Furniture brand West Elm is encouraging young homeowners to take pride in their home decor, and move on from the grungier digs of their student days. With home ownership losing universal appeal among Gen Yers, West Elm is playing up the joys of embracing traditional routes to adulthood. We explore the insights behind the ad, and how household wares are being sold as markers of maturity.
In each of West Elm’s ads, a homeowner’s inner voice expresses moderate disbelief at how far they’ve come – whether by creating home that’s nice enough to inspire guests to remove their shoes before entering, or by selecting pillows that add an ‘accent colour’ to a room. West Elm’s protagonists are young adults that are just entering the world of adult decor, and the campaign charts their journey into homes that allow them 'get house proud’, rather than just get by. “There comes a moment in everyone’s life when they buy an item for their home that gives them a true sense of pride. It’s like you’ve crossed over and finally become an adult,” says David Littlejohn, the chief creative director at Humanaught, which created the ads.
West Elm is working hard to counteract a shift that’s underway among today’s young homeowners. For Generation Rent, affording a home of one’s own has become unlikely – so much so that it’s spawned house lotteries, where people gamble their way onto the property ladder. For those who aren’t lucky enough to land a house through a raffle ticket, a lifetime sentence of renting has made furniture seem more like a grudge purchase than a way to affirm one’s identity – which makes it less likely to inspire spending.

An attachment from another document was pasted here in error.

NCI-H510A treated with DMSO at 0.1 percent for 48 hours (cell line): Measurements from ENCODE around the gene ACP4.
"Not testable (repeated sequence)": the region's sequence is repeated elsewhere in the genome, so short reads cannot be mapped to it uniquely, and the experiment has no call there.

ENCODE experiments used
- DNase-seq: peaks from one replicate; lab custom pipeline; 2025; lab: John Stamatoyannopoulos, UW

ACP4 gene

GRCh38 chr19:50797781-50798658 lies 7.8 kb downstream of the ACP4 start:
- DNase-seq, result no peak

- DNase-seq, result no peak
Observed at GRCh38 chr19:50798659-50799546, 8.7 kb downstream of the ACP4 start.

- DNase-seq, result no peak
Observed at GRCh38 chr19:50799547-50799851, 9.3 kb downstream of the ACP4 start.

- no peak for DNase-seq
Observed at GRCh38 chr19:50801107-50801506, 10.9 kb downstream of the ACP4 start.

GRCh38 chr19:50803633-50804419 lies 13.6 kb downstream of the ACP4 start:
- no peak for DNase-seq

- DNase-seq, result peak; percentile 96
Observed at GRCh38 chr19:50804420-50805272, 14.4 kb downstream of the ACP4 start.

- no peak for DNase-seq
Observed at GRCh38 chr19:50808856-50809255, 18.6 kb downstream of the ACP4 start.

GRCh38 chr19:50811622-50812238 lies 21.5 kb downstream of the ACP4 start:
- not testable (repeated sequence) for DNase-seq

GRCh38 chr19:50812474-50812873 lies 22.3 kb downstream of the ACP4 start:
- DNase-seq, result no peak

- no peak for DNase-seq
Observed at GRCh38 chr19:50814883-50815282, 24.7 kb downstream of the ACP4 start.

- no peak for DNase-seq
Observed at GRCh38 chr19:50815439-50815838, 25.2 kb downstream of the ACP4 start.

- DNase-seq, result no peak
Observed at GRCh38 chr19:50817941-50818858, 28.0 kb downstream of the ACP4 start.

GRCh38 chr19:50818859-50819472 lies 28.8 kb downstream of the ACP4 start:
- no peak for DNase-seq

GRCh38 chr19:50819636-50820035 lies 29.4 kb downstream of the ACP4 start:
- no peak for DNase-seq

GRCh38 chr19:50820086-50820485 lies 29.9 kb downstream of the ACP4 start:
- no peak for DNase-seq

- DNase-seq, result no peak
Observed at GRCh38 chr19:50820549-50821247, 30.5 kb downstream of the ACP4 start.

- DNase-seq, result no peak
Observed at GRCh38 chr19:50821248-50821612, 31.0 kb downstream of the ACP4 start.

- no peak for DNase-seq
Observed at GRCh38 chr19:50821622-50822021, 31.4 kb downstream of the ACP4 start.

“The things we purchase become a part of us, our being – an essential possession to define our identities,” explains Dr. Mario Campana, lecturer in marketing and consumer behaviour at Goldsmiths. “That’s the crux of the matter. When a purchase is not a part of what we are or our identity as a consumer, that’s when we feel like we have to buy something because we have to buy it.”
But in this set of ads, West Elm is targeting young people at the moment of early adult life when they have a chance to test out the traditional markers of adulthood, and see themselves as the kind of people for whom pillows and chaise lounges can be identity-affirming. For Gen Yers, however, there’s a fork in the road: many are valuing experiences over possessions, while others are investing in ownership – and West Elm is making a case for the latter in a way that highlights the pride, rather than the responsibility, of growing up.
Mira Kopolovic is a behavioural analyst at Canvas8, which specialises in behavioural insights and consumer research. She has an MA which focused on artist-brand collaborations, and spends her spare time poring over dystopian literature